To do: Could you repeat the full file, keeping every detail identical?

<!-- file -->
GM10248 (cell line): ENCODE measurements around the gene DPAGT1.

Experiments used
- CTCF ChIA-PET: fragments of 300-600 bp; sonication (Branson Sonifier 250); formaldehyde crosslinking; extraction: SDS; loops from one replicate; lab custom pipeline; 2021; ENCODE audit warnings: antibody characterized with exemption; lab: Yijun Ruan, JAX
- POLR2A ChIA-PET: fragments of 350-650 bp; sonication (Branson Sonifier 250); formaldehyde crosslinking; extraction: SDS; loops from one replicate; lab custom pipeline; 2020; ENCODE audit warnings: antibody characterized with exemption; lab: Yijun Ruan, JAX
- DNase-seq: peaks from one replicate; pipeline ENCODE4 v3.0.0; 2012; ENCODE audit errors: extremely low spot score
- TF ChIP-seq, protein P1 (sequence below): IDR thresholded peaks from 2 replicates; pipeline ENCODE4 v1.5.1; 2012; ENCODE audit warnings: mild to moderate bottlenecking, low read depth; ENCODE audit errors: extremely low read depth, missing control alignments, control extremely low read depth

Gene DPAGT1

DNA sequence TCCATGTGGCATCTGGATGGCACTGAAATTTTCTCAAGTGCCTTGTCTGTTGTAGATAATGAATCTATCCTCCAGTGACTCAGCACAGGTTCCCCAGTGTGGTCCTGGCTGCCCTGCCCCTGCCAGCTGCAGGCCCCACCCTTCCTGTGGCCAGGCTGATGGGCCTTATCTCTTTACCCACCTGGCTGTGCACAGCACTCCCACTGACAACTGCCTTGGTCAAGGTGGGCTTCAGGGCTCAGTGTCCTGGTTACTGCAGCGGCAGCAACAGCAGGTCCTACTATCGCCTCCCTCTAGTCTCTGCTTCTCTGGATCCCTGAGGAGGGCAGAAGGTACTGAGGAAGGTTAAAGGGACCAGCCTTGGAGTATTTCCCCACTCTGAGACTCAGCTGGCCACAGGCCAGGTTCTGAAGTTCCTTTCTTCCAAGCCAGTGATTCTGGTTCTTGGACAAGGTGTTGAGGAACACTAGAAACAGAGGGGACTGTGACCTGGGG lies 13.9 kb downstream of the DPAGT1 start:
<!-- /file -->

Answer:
GM10248 (cell line): ENCODE measurements around the gene DPAGT1.

Experiments used
- CTCF ChIA-PET: fragments of 300-600 bp; sonication (Branson Sonifier 250); formaldehyde crosslinking; extraction: SDS; loops from one replicate; lab custom pipeline; 2021; ENCODE audit warnings: antibody characterized with exemption; lab: Yijun Ruan, JAX
- POLR2A ChIA-PET: fragments of 350-650 bp; sonication (Branson Sonifier 250); formaldehyde crosslinking; extraction: SDS; loops from one replicate; lab custom pipeline; 2020; ENCODE audit warnings: antibody characterized with exemption; lab: Yijun Ruan, JAX
- DNase-seq: peaks from one replicate; pipeline ENCODE4 v3.0.0; 2012; ENCODE audit errors: extremely low spot score
- TF ChIP-seq, protein P1 (sequence below): IDR thresholded peaks from 2 replicates; pipeline ENCODE4 v1.5.1; 2012; ENCODE audit warnings: mild to moderate bottlenecking, low read depth; ENCODE audit errors: extremely low read depth, missing control alignments, control extremely low read depth

Gene DPAGT1

DNA sequence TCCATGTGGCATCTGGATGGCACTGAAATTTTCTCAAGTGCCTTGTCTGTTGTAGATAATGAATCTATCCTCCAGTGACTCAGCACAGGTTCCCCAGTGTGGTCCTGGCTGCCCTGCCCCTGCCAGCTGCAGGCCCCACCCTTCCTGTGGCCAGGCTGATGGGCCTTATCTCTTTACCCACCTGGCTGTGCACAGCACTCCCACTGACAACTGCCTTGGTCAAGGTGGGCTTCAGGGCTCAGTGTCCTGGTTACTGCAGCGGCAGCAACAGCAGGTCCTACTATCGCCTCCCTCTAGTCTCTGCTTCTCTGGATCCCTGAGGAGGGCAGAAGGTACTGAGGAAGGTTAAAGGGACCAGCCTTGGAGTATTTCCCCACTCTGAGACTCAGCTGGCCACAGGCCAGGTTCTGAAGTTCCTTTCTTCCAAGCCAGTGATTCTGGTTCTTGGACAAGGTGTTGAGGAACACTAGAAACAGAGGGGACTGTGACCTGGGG lies 13.9 kb downstream of the DPAGT1 start: